In Bob’s Footsteps (2017)
Mariane Ibrahim, Seattle

Zohra Opoku grew up in East Germany, separated from her Ghanaian father, who passed away soon after meeting the artist in 2004. Now in her thirties, Opoku lives in Ghana, intent on retracing her roots—the subject matter for much of her work. In Bob’s Footsteps depicts Opoku’s brother wearing clothes that were recreated to mimic the kente cloths worn by her father, whom she’s been studying via the photographs he left behind. Opoku silkscreens these images on small pieces of fabric which she hand-stitches together, referencing the woven textiles native to Ghana as well as her mother's and grandmother’s German handicraft—literally weaving together disparate geographies and cultures. Opoku tells Artspace that she was excited and honored to be showing her work at the Armory’s "Presents" section (which highlights younger galleries with solo presentations) specifically with Marian Ibrahim, a dealer who is black and female, “which isn’t something you see often enough.”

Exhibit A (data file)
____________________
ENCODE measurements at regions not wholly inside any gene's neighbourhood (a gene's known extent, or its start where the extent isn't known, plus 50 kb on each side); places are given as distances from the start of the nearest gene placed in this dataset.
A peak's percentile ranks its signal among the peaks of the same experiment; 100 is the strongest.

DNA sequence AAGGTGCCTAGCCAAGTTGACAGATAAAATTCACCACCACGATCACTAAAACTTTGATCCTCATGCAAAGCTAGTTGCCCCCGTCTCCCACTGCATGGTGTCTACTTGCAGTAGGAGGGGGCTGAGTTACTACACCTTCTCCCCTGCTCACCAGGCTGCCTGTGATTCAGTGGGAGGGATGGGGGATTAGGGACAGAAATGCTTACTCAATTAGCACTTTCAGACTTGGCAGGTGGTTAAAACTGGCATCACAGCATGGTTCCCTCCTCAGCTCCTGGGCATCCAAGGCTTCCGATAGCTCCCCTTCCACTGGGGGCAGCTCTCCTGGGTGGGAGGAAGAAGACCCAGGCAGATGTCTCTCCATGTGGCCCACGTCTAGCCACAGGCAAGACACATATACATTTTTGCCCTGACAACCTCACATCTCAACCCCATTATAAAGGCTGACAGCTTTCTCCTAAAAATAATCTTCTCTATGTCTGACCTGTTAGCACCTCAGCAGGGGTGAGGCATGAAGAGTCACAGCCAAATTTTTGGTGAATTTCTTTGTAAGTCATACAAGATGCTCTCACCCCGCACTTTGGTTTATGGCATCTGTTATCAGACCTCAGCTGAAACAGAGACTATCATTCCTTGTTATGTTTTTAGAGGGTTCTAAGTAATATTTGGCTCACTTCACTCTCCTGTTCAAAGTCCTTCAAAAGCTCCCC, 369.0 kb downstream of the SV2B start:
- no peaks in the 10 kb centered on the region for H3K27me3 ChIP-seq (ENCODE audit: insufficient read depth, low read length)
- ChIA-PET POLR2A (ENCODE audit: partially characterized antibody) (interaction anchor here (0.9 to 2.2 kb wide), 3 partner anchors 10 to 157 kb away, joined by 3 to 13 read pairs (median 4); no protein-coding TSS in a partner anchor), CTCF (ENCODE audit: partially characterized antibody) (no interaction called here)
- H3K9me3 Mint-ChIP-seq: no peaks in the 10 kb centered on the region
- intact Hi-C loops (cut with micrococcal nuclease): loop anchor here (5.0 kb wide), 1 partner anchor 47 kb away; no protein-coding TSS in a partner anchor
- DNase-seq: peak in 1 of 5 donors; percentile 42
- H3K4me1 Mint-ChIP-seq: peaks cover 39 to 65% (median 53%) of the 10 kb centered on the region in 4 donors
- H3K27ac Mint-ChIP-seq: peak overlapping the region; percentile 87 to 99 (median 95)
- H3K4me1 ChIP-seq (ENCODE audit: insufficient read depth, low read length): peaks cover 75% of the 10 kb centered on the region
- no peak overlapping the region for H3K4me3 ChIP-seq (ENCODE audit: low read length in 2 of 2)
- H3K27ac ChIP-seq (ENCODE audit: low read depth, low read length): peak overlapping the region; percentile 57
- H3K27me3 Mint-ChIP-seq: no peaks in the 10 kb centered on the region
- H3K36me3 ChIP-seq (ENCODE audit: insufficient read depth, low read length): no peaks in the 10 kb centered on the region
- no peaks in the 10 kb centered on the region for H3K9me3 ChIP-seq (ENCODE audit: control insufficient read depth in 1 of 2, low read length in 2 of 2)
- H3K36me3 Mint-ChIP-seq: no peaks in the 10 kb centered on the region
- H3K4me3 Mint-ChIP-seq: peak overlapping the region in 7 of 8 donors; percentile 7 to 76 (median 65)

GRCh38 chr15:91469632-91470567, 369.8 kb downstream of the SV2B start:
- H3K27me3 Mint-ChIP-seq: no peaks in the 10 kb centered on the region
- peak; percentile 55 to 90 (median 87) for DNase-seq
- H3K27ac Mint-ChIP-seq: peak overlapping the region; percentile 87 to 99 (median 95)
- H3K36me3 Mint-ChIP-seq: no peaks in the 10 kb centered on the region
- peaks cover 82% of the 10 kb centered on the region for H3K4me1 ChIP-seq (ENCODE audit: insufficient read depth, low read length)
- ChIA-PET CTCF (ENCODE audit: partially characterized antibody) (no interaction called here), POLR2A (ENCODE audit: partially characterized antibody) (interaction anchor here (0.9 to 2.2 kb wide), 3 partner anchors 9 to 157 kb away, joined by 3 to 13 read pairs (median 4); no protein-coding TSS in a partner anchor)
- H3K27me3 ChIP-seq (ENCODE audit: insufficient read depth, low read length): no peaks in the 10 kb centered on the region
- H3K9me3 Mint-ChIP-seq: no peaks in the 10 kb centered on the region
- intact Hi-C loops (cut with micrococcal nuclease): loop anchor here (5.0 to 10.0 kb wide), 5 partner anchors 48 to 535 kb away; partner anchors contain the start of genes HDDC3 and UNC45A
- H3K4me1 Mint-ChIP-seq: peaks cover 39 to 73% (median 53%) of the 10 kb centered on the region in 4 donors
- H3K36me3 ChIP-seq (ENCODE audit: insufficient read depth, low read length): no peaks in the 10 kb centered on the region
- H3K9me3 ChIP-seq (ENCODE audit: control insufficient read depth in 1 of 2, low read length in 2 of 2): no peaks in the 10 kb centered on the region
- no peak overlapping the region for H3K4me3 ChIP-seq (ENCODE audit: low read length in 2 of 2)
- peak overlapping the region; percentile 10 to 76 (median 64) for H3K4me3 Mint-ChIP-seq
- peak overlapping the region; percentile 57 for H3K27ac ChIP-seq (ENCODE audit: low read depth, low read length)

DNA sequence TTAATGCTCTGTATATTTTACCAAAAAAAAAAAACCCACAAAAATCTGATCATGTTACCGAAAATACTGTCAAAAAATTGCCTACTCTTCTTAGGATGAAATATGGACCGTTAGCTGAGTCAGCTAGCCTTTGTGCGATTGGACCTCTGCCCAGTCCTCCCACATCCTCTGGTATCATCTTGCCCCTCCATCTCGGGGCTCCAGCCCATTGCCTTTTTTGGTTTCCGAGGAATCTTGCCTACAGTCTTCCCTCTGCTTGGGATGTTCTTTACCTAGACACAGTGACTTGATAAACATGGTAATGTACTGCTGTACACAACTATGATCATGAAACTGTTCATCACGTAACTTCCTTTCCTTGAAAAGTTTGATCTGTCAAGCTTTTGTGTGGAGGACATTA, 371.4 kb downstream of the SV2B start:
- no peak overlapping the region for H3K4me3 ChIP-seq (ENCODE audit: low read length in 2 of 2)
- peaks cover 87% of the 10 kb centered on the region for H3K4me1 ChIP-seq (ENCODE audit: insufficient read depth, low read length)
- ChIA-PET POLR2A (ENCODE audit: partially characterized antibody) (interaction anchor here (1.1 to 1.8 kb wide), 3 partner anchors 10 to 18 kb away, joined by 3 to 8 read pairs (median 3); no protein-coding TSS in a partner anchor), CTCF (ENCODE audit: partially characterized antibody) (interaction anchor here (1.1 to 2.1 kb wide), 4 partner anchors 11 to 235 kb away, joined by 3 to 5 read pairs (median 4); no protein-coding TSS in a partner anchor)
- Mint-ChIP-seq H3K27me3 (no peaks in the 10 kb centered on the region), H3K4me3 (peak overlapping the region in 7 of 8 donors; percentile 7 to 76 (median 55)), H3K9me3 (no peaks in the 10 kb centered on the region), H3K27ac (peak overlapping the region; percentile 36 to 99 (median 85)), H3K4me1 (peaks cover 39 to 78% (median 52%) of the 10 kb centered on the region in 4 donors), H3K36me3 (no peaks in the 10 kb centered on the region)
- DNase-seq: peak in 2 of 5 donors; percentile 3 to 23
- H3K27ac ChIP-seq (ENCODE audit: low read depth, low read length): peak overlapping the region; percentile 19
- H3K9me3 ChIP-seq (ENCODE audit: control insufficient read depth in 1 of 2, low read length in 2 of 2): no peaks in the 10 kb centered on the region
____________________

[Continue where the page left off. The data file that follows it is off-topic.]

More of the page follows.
The Art Collector (2015)
Galerie Fons Welters, Amsterdam and KOW , Berlin
$12,000 Euro (Edition of 5)

In this sculpture made entirely out of chocolate, Congolese plantation workers Jerémie Mabiala and Djonga Bismar render what they imagine “art collectors” to look like. For more information on this sculpture (the profits from which will allow the plantation workers-cum-artists to buy back their land), see Amelia Ames’s coverage of the best three-dimensional works at The Armory.